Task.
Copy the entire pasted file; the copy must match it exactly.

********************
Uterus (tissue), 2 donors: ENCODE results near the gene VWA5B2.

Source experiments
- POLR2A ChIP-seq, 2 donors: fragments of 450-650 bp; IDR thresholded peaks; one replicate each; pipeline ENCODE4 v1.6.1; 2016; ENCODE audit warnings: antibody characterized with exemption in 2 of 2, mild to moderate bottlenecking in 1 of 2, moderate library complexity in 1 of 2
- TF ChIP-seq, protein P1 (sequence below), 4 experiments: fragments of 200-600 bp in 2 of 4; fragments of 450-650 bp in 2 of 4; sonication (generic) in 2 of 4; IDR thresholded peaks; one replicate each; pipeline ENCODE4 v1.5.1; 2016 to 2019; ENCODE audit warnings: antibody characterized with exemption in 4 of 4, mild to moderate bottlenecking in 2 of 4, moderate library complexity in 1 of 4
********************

Uterus (tissue), 2 donors: ENCODE results near the gene VWA5B2.

Source experiments
- POLR2A ChIP-seq, 2 donors: fragments of 450-650 bp; IDR thresholded peaks; one replicate each; pipeline ENCODE4 v1.6.1; 2016; ENCODE audit warnings: antibody characterized with exemption in 2 of 2, mild to moderate bottlenecking in 1 of 2, moderate library complexity in 1 of 2
- TF ChIP-seq, protein P1 (sequence below), 4 experiments: fragments of 200-600 bp in 2 of 4; fragments of 450-650 bp in 2 of 4; sonication (generic) in 2 of 4; IDR thresholded peaks; one replicate each; pipeline ENCODE4 v1.5.1; 2016 to 2019; ENCODE audit warnings: antibody characterized with exemption in 4 of 4, mild to moderate bottlenecking in 2 of 4, moderate library complexity in 1 of 4